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Money Matters: Expert on why annuities are the “Swiss Army knife” of personal finance

Article

Social Security benefits aren’t sufficient to fund retirement for most people. And given the aging of the population and projected trust-fund shortfall, they may be less generous in the future.

When I’m asked if an annuity is a good buy, I reply: it all depends on your situation and your goals.

Annuities don’t address all financial problems and aren’t appropriate for everyone. But like a Swiss Army knife, they offer a powerful and flexible set of tools.

Annuities don’t address all financial problems and aren’t appropriate for everyone. But like a Swiss Army knife, they offer a powerful and flexible set of tools.

Once you’ve settled on what you want to accomplish, you can decide whether an annuity makes sense for you, realizing that different types can help you meet different financial goals.

Annuities can’t all be put into one category. But the very different types of annuities have some things in common. Savings-oriented deferred annuities are tax-advantaged and guarantee principal (except for variable annuities). Income annuities are like a private pension. They have no cash value but instead guarantee retirement income.

Ensuring successful retirement—annuities during your accumulation phase

Social Security benefits aren’t sufficient to fund retirement for most people. And given the aging of the population and projected trust-fund shortfall, they may be less generous in the future.

That’s one of the reasons why Congress authorized annuities, which let you put away money now and have it grow without taxes until you need the money in retirement. In the accumulation stage of your life, you’re working and building wealth for retirement. Financial experts agree that during this stage, you should have diversified investments and prudently use all the tax-advantaged ways to save that you can without tying up money you need for current expenses. Annuities can be part of that mix.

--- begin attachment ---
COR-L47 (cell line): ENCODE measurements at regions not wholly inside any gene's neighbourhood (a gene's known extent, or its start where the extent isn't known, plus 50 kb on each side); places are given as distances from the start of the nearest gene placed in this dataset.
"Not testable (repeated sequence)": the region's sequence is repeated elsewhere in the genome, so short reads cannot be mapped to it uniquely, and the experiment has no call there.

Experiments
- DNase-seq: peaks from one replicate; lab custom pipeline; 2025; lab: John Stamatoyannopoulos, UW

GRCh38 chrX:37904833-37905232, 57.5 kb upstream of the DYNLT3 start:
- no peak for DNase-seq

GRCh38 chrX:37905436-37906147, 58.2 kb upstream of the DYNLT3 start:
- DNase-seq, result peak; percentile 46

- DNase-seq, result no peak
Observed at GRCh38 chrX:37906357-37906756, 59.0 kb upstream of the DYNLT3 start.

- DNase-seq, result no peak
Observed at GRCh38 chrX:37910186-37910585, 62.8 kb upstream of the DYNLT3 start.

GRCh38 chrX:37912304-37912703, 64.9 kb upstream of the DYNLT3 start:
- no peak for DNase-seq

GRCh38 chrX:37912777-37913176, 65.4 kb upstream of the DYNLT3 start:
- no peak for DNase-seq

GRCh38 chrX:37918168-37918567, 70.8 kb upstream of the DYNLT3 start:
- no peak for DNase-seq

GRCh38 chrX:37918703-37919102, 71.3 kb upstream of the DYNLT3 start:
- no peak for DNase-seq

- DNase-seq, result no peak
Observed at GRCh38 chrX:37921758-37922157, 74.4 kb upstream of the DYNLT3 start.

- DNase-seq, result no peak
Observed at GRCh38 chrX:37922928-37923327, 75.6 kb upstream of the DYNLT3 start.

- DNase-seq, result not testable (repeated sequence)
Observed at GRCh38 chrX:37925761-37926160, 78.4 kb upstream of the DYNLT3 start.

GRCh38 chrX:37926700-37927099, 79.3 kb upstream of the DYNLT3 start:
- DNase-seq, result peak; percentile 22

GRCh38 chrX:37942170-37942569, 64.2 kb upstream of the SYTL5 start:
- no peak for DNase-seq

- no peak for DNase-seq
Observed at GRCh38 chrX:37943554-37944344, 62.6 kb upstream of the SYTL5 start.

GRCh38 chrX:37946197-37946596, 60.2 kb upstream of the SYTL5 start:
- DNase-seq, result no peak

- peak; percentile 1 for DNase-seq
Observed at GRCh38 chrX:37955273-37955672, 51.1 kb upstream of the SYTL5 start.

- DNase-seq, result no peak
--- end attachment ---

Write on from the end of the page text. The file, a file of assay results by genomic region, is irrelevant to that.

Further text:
Risk management as you accumulate wealth and age

In their 20s and 30s, many people are paying off student debt, raising children and saving to buy a house and thus can’t afford to put aside much for retirement. If you can salt something away, investing heavily in equities (stocks and stock funds) at this stage isn’t unwise because you have decades to ride out the ups and downs of the market. And you have less at risk.

But as you get older and have more money at stake and less time until retirement, your strategy should change. Most people should reduce their equity exposure and increase their allocation to less volatile instruments, such as bonds, certificates of deposit, and fixed annuities.

Fixed-rate and fixed-indexed annuities build savings

To reduce your risk while getting a good interest rate, consider fixed-rate annuities, also called multi-year guaranteed annuities (MYGA). They are designed to act much like tax-deferred versions of bank CDs. They too offer a set, guaranteed rate for a set period but usually pay higher rates for the same term than CDs. A database of fixed annuity rates can be found here.

Unlike bank accounts or CDs, annuities aren’t federally insured. However, life insurers are tightly regulated by the states and have a solid track record of meeting their obligations. State annuity guaranty associations offer buyers additional protection. Check the A.M. Best rating of the issuing insurer before you buy. I recommend looking for at least a B++ rating.